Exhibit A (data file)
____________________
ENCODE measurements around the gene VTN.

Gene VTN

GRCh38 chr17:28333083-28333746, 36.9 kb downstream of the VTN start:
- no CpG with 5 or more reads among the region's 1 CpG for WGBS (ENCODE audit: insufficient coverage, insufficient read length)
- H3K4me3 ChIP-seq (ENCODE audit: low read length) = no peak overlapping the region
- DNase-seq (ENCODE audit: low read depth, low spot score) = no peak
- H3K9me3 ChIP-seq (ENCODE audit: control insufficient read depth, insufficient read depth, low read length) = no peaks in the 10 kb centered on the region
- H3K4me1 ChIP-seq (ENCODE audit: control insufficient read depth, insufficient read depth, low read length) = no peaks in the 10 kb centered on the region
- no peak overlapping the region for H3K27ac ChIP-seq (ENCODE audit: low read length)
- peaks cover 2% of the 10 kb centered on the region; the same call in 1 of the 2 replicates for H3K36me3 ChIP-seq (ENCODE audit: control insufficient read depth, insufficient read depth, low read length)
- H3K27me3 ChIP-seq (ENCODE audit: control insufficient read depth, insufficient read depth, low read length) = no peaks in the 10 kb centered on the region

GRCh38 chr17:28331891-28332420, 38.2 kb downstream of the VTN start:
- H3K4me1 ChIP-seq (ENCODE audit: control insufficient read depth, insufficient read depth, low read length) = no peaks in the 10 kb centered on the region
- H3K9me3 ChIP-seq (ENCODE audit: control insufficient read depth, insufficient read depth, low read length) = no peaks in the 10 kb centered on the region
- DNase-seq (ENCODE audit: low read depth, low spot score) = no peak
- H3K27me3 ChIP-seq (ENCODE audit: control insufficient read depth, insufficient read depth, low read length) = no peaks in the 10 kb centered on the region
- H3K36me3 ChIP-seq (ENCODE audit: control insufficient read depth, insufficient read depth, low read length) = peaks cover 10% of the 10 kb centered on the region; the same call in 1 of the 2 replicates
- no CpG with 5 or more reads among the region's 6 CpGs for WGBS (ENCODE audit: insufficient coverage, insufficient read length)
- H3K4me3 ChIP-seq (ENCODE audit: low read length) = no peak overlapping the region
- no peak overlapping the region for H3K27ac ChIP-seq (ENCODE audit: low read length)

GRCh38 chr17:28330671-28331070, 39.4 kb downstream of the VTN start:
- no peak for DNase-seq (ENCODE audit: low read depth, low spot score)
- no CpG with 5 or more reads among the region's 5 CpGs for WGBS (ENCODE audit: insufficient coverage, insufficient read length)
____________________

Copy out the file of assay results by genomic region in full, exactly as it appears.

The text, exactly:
ENCODE measurements around the gene VTN.

Gene VTN

GRCh38 chr17:28333083-28333746, 36.9 kb downstream of the VTN start:
- no CpG with 5 or more reads among the region's 1 CpG for WGBS (ENCODE audit: insufficient coverage, insufficient read length)
- H3K4me3 ChIP-seq (ENCODE audit: low read length) = no peak overlapping the region
- DNase-seq (ENCODE audit: low read depth, low spot score) = no peak
- H3K9me3 ChIP-seq (ENCODE audit: control insufficient read depth, insufficient read depth, low read length) = no peaks in the 10 kb centered on the region
- H3K4me1 ChIP-seq (ENCODE audit: control insufficient read depth, insufficient read depth, low read length) = no peaks in the 10 kb centered on the region
- no peak overlapping the region for H3K27ac ChIP-seq (ENCODE audit: low read length)
- peaks cover 2% of the 10 kb centered on the region; the same call in 1 of the 2 replicates for H3K36me3 ChIP-seq (ENCODE audit: control insufficient read depth, insufficient read depth, low read length)
- H3K27me3 ChIP-seq (ENCODE audit: control insufficient read depth, insufficient read depth, low read length) = no peaks in the 10 kb centered on the region

GRCh38 chr17:28331891-28332420, 38.2 kb downstream of the VTN start:
- H3K4me1 ChIP-seq (ENCODE audit: control insufficient read depth, insufficient read depth, low read length) = no peaks in the 10 kb centered on the region
- H3K9me3 ChIP-seq (ENCODE audit: control insufficient read depth, insufficient read depth, low read length) = no peaks in the 10 kb centered on the region
- DNase-seq (ENCODE audit: low read depth, low spot score) = no peak
- H3K27me3 ChIP-seq (ENCODE audit: control insufficient read depth, insufficient read depth, low read length) = no peaks in the 10 kb centered on the region
- H3K36me3 ChIP-seq (ENCODE audit: control insufficient read depth, insufficient read depth, low read length) = peaks cover 10% of the 10 kb centered on the region; the same call in 1 of the 2 replicates
- no CpG with 5 or more reads among the region's 6 CpGs for WGBS (ENCODE audit: insufficient coverage, insufficient read length)
- H3K4me3 ChIP-seq (ENCODE audit: low read length) = no peak overlapping the region
- no peak overlapping the region for H3K27ac ChIP-seq (ENCODE audit: low read length)

GRCh38 chr17:28330671-28331070, 39.4 kb downstream of the VTN start:
- no peak for DNase-seq (ENCODE audit: low read depth, low spot score)
- no CpG with 5 or more reads among the region's 5 CpGs for WGBS (ENCODE audit: insufficient coverage, insufficient read length)